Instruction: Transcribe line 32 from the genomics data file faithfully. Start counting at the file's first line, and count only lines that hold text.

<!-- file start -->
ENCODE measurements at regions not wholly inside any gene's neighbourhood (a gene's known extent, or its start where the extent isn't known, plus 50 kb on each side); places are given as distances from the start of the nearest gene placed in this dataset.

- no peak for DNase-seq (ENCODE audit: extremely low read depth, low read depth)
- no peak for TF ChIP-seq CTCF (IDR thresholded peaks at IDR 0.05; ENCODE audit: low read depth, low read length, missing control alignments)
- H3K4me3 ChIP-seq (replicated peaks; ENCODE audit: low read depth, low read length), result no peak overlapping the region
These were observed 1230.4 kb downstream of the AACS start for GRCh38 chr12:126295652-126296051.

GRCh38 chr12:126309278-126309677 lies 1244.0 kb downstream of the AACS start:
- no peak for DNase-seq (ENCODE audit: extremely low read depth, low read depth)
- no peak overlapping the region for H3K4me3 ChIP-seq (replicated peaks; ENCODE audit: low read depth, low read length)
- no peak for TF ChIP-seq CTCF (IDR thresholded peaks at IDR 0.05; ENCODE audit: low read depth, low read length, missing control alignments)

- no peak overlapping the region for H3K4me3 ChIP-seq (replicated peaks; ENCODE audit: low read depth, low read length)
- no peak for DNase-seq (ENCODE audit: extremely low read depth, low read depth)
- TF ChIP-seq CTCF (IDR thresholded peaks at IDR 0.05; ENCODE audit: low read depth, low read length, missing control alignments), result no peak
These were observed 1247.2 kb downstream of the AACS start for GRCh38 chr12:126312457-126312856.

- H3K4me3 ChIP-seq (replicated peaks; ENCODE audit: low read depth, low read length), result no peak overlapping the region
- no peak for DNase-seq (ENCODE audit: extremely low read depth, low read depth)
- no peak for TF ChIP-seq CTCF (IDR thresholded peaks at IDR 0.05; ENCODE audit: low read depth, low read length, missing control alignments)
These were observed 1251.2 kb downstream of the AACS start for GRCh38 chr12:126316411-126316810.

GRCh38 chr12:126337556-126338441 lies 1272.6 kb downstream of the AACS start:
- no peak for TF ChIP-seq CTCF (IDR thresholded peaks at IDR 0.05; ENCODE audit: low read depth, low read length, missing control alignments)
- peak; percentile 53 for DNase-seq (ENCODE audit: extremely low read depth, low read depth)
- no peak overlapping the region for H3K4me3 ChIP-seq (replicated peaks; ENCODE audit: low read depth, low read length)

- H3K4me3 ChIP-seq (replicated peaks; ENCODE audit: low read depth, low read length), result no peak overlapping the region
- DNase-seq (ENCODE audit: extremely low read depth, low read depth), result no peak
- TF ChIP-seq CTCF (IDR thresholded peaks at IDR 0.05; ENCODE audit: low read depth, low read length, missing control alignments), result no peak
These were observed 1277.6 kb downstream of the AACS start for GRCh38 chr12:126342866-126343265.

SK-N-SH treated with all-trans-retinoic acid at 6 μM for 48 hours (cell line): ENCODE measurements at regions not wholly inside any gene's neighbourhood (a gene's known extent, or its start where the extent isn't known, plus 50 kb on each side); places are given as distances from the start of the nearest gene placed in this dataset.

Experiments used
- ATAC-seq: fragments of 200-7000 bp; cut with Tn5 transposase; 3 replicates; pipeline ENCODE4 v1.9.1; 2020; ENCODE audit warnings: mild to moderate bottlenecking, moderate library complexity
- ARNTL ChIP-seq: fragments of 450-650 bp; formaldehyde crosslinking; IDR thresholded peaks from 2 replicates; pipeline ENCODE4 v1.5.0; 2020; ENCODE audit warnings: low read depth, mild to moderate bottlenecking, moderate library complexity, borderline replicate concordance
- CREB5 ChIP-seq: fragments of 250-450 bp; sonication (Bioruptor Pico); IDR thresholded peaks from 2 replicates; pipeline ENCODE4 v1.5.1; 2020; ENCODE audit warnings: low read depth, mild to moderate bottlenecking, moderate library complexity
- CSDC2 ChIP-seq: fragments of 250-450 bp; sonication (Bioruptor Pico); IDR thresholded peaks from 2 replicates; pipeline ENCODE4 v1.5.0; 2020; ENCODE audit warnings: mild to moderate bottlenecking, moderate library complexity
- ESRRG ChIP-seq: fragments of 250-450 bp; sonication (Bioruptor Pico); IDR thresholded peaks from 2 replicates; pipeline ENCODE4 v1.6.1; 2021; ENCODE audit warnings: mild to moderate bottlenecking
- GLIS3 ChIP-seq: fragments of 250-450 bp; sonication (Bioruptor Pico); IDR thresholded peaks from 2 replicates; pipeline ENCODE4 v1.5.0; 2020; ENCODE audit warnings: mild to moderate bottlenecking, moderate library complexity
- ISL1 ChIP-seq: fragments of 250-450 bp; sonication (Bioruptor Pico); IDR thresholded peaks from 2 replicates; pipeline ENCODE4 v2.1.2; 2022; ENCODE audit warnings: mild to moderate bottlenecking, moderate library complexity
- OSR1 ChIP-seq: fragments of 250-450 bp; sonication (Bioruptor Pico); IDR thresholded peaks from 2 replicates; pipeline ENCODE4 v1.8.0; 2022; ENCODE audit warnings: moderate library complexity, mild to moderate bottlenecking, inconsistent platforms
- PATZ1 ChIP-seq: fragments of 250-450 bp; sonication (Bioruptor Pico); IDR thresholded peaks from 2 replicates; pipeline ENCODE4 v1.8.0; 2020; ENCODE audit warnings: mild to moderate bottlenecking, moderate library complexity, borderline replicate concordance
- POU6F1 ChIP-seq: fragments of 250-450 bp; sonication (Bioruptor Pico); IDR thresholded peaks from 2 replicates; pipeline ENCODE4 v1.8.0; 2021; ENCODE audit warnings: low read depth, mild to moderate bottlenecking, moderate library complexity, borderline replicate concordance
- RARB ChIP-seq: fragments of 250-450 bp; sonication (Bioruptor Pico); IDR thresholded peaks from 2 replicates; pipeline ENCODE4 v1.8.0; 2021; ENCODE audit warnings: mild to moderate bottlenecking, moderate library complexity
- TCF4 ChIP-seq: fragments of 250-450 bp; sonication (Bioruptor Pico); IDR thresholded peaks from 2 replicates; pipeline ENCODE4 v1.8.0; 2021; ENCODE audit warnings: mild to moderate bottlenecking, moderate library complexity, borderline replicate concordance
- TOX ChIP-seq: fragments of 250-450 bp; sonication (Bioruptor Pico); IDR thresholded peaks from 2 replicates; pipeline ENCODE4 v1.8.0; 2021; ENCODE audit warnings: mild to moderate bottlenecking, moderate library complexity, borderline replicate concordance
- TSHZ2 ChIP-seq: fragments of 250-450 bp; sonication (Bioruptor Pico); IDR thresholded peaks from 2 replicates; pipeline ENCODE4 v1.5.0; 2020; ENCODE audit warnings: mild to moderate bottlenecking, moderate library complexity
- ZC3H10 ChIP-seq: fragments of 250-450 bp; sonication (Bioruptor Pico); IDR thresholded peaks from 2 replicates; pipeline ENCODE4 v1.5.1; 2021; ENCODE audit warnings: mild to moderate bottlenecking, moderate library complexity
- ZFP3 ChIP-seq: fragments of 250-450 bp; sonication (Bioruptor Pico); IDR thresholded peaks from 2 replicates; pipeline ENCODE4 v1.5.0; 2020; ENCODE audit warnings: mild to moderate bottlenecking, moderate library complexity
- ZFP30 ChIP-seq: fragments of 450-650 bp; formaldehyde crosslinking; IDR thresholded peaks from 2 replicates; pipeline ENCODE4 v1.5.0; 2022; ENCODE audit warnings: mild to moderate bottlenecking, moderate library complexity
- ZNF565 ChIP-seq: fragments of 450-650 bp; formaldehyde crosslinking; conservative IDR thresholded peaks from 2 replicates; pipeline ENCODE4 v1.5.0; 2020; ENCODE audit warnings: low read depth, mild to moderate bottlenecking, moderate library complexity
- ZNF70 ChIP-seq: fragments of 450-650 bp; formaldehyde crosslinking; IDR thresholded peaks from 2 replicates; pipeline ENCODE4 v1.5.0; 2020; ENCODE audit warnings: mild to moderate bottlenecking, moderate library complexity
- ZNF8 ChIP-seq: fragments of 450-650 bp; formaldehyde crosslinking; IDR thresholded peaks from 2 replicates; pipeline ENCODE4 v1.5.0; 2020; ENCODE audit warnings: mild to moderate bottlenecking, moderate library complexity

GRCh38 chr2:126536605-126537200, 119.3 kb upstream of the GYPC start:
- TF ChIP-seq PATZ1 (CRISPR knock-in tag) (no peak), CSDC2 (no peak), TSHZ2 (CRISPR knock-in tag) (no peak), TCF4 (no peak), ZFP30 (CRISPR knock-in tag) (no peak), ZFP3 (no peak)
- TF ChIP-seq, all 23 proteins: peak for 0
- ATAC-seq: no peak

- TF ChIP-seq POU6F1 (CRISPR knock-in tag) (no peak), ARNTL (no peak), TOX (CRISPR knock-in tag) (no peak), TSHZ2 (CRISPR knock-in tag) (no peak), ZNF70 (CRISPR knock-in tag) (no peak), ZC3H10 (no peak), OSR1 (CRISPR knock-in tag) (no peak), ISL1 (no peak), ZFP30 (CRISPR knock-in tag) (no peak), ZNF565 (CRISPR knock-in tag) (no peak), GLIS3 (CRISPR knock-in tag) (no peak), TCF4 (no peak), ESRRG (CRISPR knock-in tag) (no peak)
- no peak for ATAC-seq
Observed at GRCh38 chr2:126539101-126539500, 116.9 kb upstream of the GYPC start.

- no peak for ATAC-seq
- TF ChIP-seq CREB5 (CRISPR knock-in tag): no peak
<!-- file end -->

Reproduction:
- ESRRG ChIP-seq: fragments of 250-450 bp; sonication (Bioruptor Pico); IDR thresholded peaks from 2 replicates; pipeline ENCODE4 v1.6.1; 2021; ENCODE audit warnings: mild to moderate bottlenecking